Prime Minister Media Approach

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Gillard called to stop making ‘private’ deals with media owners

25 Jul 2012 By David Blight

A prominent media commentator has called on Prime Minister Julia Gillard to stop conducting private negotiations with media owners, following news of a letter discussing compromises to her stance on press regulation.
Cox Media principal Peter Cox has come out swinging against Gillard’s interactions with media owners, and has argued she should be discussing issues about media regulation in a public policy statement rather than in private correspondence with media bosses.
It was reported yesterday in The Australian that Gillard had written to the chief executives of seven media companies, saying that she was willing to compromise on the issue of media regulation. The letter indicated the Labor Government might be open to discussing stronger forms of self-regulation, rather than imposing a new regulatory body, as suggested by the Finkelstein inquiry. This followed a letter sent to Gillard by prominent media bosses at the beginning of the month, urging her to hold back her push for stricter media controls.
While Cox argued that certain areas of media regulation need to be tightened, he criticised Gillard for her approach. “She should be having these discussions in public, not through private letters to media bosses, not through a letter to the people with a commercial interest,” Cox said. “Gillard should be making a public policy statement.” “I agree there should be stricter self-regulation, and it is certainly in the media companies’ interests to compromise with the government. But this letter shows the government succumbed to pressure from media owners. She received a letter and she gave in to the pressure.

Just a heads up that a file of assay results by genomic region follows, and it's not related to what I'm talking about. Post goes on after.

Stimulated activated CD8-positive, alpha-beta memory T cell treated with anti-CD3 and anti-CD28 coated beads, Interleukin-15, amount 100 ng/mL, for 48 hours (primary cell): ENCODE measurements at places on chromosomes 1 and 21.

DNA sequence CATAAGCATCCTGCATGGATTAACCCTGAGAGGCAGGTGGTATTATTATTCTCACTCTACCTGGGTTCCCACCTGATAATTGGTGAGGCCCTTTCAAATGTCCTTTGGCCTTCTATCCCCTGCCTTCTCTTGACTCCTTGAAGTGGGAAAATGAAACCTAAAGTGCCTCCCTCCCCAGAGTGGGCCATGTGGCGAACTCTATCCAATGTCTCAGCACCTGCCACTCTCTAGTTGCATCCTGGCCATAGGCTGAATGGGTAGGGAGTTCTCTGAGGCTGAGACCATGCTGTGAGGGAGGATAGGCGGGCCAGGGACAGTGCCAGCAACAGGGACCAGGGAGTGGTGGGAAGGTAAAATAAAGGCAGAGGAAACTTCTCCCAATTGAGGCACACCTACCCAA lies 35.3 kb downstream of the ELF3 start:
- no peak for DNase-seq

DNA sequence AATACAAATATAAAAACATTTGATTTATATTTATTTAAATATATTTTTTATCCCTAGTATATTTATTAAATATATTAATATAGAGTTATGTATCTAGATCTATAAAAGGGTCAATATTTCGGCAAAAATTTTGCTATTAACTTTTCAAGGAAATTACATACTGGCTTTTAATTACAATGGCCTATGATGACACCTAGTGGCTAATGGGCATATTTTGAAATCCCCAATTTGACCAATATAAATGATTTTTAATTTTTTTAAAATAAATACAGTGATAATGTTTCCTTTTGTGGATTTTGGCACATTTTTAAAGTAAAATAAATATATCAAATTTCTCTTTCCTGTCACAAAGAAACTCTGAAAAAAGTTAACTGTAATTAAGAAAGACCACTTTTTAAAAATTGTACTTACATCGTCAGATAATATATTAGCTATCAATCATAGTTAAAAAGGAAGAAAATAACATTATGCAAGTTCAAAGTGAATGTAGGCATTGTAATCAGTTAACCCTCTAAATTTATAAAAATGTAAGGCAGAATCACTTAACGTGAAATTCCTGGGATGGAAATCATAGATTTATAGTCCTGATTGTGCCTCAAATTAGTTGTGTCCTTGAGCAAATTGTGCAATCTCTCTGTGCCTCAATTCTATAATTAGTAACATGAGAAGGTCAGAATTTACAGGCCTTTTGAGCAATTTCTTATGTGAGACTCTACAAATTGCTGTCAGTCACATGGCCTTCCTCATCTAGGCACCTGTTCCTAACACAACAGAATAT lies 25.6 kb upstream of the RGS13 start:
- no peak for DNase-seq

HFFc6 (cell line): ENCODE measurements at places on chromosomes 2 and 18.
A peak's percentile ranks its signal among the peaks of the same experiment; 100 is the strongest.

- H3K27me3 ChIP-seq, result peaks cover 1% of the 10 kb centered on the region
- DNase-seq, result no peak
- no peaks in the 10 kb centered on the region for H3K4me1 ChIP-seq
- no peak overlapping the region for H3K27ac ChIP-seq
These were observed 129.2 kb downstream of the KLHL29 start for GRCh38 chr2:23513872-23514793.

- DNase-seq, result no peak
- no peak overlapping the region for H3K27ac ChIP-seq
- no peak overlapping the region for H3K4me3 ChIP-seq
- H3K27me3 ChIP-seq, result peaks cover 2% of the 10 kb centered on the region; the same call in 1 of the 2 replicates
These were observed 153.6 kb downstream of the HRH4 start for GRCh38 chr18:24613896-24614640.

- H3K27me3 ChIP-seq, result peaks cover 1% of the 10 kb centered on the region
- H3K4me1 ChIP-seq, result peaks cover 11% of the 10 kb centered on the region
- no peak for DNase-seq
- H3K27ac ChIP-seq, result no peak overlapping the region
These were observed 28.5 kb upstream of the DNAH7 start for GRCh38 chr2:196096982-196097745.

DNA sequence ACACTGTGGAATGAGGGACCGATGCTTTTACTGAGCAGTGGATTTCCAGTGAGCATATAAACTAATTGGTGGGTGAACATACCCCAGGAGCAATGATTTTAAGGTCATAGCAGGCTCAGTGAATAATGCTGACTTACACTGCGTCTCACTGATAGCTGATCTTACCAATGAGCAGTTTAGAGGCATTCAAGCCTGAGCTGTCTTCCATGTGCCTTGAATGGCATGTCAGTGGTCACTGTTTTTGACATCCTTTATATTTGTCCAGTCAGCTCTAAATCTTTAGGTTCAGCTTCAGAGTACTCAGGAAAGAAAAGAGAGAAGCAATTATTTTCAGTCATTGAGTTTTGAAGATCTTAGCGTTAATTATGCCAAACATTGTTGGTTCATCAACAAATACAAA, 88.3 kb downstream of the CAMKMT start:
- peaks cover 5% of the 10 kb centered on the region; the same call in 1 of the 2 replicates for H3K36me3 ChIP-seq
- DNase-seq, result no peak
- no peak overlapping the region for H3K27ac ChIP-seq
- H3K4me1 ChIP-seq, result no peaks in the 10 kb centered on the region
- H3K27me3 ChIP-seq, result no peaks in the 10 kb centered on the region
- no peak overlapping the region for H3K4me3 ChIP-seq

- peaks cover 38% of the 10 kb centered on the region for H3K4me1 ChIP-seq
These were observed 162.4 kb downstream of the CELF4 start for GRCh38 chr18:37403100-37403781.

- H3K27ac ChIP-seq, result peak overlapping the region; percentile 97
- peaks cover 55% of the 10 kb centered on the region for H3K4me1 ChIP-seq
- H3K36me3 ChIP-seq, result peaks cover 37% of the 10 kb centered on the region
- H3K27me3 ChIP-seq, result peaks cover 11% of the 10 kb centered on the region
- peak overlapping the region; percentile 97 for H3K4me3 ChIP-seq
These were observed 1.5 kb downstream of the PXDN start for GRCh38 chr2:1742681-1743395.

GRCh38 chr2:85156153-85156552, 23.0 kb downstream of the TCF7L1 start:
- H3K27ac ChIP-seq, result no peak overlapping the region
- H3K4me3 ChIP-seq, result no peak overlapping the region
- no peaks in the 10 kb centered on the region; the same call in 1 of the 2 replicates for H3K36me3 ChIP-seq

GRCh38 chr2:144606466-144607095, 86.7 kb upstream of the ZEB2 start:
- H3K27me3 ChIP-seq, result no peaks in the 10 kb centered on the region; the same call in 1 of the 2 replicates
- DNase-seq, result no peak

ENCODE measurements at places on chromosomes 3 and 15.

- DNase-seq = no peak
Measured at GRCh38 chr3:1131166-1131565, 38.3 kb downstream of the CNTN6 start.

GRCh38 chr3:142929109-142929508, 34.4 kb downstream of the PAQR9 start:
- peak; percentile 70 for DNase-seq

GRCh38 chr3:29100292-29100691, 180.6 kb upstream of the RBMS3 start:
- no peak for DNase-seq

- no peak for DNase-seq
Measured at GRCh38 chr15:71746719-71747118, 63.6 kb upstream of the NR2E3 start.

“This has always been a problem. Think back to when Packer or Murdoch could make a phone call and negotiate directly with the Prime Minister. “All these issues, particularly those to do with the media and public interest, should occur in public, so people can be involved in the discussion. Media owners should be part of the discussion, not the only people having the conversation.”
The original letter sent to Gillard was signed by Nine Entertainment’s David Gyngell, Seven West Media’s Don Voelte, AAP’s Bruce Davidson, APN’s Brett Chenoweth, News Limited’s Kim Williams, Foxtel’s Richard Freudenstein, and Sky News’s Angelos Frangopolous. However, notably absent from the list were Fairfax chief Greg Hywood and Ten boss James Warburton.

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